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    Skunked beer? someone help me with this?

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Here are some friends with simlar question as we.And I have this question for many days,anyone help us?
Kitty said: Yes.Skunked beer? someone help me with this?-I try seach this on internet but no results found.Maybe this is a stupid question.
Mike said: oh,no,you are wrong.I have found as below for this question(Skunked beer? someone help me with this?),it will help you,my kids.

ok whats the deal with skunked beer and does it really happen? i tryed looking it up and i found out that skinked beer is from the light shining onto the beer and it does chemically change the taste of the beer or something. what i was trying to find out is if your beer goes from cold to hot back to cold, does it taste rally bad? can someone please explain if it does and why? because i would think it shouldnt from temp change, mainly because wine and hard alchohol dont and they are very similar

Answer:
Skunked beer (also known as light-struck) occurs when UV light causes a chemical reaction with the hop acids found in beer. It has nothing to do with temperature. ABSOLUTELY NOTHING! The people who say it does know nothing about beer except what's the cheapest at the kwik mart.

http://beeradvocate.com/news/stories_rea...

http://www.washingtonpost.com/wp-dyn/con...

http://www.chowhound.com/topics/321019...

http://www.flashback.se/bibliotek/index....

Hopefully, everyone will read these sources and learn something so they stop spouting this 'hot and cold skunks beers' nonsense.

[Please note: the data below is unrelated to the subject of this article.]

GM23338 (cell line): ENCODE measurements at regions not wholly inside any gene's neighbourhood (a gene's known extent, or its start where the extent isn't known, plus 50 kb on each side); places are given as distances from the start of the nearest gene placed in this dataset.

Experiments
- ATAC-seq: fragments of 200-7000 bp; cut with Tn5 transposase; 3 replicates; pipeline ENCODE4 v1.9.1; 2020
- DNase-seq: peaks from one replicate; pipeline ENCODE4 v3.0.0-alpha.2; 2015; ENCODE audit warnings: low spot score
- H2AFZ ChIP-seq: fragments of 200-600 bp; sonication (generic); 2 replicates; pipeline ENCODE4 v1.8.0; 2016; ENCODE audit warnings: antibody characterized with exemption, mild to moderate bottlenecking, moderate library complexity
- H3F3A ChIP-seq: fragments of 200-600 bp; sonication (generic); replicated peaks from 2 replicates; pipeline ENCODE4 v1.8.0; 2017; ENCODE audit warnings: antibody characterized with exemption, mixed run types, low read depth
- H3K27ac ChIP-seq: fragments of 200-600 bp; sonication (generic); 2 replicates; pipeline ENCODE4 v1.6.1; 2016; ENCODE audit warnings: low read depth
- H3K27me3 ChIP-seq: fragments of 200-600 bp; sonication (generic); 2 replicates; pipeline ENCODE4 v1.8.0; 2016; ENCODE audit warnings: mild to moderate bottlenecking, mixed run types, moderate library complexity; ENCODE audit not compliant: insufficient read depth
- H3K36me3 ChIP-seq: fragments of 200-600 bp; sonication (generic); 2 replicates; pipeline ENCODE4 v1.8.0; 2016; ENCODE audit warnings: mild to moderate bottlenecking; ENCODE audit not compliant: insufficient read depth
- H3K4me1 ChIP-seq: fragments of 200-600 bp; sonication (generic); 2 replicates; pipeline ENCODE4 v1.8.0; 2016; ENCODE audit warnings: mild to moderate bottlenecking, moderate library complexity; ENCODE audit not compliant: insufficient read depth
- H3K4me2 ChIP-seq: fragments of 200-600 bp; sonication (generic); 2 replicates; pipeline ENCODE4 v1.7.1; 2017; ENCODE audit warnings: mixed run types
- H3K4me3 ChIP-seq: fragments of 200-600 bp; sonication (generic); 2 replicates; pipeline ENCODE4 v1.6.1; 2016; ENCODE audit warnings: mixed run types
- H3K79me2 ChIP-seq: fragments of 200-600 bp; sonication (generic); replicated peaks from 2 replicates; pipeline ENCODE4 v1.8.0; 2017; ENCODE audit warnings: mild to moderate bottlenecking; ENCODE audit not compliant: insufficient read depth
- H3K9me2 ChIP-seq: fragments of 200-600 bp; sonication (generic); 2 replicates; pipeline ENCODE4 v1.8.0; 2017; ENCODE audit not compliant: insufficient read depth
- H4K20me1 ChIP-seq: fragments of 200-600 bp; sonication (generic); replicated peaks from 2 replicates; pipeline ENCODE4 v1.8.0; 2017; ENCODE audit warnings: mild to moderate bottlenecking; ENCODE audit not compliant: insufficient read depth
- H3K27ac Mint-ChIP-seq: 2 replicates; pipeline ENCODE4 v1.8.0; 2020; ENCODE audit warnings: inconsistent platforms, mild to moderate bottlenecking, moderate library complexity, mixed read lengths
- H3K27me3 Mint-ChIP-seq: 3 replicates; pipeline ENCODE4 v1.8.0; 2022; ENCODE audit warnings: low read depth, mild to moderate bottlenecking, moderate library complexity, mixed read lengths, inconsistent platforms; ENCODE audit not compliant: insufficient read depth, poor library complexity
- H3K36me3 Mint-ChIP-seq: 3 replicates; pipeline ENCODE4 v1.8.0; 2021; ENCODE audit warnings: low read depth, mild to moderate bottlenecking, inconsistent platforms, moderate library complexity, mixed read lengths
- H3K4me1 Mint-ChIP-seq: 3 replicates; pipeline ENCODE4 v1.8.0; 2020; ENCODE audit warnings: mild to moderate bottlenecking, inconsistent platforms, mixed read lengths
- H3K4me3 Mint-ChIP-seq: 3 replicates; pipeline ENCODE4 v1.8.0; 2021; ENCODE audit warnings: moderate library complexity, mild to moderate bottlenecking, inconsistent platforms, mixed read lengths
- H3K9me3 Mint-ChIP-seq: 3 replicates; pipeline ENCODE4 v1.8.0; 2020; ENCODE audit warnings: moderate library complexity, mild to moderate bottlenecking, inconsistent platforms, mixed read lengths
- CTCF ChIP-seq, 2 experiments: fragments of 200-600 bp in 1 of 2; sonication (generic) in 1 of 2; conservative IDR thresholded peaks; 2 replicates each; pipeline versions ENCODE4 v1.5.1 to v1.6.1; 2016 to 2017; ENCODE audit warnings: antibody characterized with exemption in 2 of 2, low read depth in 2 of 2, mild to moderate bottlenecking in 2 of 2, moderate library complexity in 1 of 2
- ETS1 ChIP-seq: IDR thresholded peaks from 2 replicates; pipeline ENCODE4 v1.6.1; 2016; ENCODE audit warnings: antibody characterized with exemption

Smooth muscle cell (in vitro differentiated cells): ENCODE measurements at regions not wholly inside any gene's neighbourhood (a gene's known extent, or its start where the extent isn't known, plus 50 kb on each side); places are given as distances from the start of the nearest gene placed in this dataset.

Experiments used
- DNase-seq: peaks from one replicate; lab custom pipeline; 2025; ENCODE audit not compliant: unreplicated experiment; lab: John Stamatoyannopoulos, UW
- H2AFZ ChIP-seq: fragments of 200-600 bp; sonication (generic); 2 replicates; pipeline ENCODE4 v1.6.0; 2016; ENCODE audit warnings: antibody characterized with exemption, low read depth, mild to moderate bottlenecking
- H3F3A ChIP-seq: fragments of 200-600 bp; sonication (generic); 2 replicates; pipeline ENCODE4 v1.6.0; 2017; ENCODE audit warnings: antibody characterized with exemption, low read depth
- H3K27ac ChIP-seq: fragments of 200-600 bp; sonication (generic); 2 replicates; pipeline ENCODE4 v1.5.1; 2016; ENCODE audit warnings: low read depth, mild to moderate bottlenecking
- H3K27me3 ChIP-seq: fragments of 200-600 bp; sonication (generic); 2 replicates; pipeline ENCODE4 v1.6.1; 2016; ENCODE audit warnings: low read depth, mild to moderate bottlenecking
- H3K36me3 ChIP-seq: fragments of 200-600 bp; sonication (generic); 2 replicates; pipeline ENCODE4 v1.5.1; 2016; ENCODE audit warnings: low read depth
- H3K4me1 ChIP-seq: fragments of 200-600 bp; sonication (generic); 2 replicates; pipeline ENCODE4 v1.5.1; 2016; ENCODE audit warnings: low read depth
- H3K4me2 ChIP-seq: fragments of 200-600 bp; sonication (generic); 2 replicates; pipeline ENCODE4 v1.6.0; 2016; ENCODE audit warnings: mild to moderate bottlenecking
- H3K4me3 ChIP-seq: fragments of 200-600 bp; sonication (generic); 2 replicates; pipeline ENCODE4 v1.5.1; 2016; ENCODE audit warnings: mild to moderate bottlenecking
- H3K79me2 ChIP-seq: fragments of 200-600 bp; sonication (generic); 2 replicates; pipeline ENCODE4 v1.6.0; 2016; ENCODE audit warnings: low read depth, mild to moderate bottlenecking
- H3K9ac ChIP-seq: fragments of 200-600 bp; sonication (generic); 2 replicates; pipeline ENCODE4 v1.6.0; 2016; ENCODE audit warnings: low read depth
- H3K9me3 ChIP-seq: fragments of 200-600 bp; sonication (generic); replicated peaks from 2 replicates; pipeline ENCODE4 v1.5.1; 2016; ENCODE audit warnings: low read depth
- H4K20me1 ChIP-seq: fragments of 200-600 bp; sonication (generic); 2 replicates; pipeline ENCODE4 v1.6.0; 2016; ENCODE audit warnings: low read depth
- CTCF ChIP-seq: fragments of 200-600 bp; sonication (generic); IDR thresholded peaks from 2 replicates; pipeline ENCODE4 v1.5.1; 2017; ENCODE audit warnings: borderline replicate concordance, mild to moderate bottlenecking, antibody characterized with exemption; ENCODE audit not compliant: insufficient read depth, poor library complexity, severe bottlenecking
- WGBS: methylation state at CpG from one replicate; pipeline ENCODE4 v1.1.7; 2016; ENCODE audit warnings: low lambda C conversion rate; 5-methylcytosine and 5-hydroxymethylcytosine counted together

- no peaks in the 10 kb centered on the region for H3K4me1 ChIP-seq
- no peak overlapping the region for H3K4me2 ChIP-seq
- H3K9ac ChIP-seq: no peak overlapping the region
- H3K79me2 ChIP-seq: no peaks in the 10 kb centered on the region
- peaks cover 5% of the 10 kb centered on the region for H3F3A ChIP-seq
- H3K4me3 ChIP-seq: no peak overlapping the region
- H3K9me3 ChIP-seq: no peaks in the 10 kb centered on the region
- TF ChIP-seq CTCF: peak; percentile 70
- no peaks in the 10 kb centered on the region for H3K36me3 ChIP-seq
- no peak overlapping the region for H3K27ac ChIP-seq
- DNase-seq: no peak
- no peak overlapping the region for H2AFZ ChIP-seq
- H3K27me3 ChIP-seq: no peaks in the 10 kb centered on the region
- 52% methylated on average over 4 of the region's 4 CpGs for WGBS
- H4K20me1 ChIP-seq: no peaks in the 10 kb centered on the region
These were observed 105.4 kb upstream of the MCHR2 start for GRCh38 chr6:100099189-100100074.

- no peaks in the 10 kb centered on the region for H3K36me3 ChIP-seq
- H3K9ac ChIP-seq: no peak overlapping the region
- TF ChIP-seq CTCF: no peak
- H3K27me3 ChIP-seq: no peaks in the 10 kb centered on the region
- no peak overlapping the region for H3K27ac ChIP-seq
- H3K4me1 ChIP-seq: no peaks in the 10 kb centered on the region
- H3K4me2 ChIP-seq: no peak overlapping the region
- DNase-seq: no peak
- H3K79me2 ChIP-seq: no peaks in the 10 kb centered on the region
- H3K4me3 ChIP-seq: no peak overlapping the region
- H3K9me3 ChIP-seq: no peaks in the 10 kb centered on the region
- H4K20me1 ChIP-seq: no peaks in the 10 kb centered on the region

skunk beer is when you change the temperature from
hot to cold and visa versa, must be some reaction with
the chemical breakdown.
Beer should be maintained at a pretty constant temp-37-45 degrees. It does affect the beer when light hits it for long periods of time, especially if the temp is above 45. Try icing it down for 20-30 min-this will make the "skunked beer" taste much better!!
ok, so at temperatures below oh, about 37 or so, the alcohol and water will chemically separate causing the skunked flavor.. at warmer temperatures the chemical activity of the water is higher causing the bond between it and the alcohol to break. once it goes back to cold it should taste ok again (as long as you don't freeze it) since it has the proper ratio of water/alcohol... hard liquior doesnt have this problem since there is much less water in it.. hope this helps
Wine and hard liquor are different because of the higher percentage of alcohol--that is why beer explodes in the freezer and vodka belongs there.
Beer does get "skunky" for different reasons, but I think it depends on the type of beer.
Heineken seems to be very finicky, while your regular domestics are like Timex watches--take a licking and keep on ticking.
All drinks should be kept out of direct light--buy milk in cartons, but maybe it is the type of ingredients that does it--more wheat or hops or barley--good question.
Skunked beer is mostly the result of light (incandescent but worse, fluorescent) reacting with the oils from the hops used to brew beer and breaking them down into a chemical compound that is (I'm sorry to say) found in the scent glands of a skunk. It is harmless but offensive to the taste buds. The Heineken in the green bottle may look impressive to your date, but if it has sat on a shelf in fluorescent light, that impressive IMPORT taste may well be - the skunk! I have been a home brewer for 6 years and never, NEVER use clear (the worst - MGD..Miller) bottles or the green ones unless I plan on keeping them away from any light sources. Temperature fluctuation may cause some skunking but light is the ENEMY!
The above responses are correct that ONLY LIGHT contributes to beer skunking. However, beer is susceptible to other negative effects that can be caused by heat and temperature fluctuations. Beer is also susceptible to oxidizing if it is kept too long or on its side. The four enemies of beer are light, heat, oxygen, and time (for different reasons).

To be clear, the difference between beer and wine/spirits with respect to skunking is that the latter do not contain hops.




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